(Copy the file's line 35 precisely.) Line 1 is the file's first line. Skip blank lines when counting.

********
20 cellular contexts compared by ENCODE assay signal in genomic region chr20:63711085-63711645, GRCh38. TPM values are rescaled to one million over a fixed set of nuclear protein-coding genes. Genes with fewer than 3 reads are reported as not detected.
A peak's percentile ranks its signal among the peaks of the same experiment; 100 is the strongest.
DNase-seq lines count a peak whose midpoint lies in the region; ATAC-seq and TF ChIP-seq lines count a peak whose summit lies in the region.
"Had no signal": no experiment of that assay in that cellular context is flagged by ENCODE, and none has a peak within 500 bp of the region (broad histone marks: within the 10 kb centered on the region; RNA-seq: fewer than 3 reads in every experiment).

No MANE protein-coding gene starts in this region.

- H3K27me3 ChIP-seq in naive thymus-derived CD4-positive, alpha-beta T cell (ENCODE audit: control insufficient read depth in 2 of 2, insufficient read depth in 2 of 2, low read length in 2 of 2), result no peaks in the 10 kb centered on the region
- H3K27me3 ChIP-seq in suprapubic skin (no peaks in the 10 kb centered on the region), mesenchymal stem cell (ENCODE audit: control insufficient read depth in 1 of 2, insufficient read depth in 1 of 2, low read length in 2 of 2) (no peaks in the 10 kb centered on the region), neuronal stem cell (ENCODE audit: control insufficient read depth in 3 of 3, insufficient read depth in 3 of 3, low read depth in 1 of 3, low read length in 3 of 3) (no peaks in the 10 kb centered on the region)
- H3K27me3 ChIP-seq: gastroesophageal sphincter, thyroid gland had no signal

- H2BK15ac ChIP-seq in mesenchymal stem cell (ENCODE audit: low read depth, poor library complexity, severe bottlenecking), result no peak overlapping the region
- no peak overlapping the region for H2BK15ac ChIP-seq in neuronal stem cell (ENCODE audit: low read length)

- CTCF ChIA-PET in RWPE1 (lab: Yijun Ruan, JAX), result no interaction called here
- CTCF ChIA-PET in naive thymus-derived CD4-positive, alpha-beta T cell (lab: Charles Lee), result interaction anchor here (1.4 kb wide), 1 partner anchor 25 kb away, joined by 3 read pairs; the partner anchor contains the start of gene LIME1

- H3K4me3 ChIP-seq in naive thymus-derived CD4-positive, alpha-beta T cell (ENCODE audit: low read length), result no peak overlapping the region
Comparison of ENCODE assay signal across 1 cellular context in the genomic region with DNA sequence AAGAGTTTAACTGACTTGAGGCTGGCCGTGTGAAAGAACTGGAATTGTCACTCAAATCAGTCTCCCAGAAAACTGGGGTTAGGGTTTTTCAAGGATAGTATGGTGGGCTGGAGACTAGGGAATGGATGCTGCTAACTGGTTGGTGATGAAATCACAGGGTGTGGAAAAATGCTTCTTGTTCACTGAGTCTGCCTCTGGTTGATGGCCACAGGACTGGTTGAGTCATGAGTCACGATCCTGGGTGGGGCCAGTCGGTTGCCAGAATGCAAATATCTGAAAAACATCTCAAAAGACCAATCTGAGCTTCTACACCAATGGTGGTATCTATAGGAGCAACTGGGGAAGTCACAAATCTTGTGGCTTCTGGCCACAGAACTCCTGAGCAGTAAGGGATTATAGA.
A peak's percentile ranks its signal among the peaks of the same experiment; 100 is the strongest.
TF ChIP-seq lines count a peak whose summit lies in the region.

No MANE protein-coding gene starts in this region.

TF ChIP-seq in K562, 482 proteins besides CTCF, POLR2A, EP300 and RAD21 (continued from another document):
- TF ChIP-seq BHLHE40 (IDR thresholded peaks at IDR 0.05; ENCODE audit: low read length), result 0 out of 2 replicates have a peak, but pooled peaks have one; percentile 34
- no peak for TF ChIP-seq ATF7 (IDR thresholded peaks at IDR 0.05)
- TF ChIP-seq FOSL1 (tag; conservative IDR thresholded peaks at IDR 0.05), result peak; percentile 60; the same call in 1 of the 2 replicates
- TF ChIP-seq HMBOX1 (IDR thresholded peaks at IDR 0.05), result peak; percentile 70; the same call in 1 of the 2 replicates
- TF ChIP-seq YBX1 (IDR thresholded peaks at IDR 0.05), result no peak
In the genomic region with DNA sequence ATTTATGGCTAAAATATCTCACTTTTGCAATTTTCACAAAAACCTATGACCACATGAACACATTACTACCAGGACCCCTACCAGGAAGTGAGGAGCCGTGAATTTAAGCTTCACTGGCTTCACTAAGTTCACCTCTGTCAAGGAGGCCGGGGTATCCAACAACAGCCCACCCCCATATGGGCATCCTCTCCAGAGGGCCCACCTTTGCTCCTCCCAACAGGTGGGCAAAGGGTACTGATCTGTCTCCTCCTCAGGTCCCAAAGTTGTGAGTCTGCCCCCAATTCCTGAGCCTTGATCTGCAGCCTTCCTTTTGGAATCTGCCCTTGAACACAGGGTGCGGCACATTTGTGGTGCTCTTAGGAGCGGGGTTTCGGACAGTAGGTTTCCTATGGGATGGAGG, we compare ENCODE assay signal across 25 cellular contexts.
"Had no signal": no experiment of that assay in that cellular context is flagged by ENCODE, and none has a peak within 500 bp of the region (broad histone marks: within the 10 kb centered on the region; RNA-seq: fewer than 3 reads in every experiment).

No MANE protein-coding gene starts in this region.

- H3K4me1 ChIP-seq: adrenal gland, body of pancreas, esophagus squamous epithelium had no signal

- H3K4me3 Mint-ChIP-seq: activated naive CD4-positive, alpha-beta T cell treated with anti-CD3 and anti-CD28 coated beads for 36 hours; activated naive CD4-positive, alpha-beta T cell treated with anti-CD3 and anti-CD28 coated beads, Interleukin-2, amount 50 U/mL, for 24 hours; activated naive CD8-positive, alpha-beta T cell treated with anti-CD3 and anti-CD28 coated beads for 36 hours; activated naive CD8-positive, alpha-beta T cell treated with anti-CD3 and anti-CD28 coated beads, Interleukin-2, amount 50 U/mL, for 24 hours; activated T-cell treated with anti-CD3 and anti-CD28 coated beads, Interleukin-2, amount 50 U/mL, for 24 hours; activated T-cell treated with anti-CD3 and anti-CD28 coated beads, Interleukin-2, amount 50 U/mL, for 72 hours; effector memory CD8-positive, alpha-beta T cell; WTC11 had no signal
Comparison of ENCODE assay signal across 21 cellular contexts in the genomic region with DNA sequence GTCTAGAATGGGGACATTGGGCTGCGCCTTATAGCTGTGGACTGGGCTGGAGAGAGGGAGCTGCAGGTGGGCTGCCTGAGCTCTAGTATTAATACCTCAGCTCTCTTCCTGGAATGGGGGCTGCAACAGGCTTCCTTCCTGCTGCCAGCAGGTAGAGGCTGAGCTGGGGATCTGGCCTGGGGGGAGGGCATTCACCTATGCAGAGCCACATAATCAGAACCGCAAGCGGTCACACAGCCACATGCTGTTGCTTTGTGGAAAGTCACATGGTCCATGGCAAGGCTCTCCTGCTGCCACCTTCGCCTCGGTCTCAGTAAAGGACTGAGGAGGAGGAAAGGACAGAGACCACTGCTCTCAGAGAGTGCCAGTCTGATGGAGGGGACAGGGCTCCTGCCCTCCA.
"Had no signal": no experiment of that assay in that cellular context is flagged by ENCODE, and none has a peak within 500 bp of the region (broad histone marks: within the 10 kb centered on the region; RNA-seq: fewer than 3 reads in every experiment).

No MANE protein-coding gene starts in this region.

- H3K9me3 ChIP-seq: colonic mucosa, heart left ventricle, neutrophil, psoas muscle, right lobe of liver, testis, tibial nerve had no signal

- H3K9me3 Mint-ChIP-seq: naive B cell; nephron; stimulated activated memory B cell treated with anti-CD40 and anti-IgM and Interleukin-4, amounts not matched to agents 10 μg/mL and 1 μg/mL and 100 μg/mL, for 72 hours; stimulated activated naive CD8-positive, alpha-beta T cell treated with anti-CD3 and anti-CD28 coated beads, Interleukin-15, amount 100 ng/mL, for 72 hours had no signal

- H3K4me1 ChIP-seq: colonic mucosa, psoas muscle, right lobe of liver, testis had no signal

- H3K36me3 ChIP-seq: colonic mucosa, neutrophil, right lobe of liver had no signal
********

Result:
- H3K36me3 ChIP-seq: colonic mucosa, neutrophil, right lobe of liver had no signal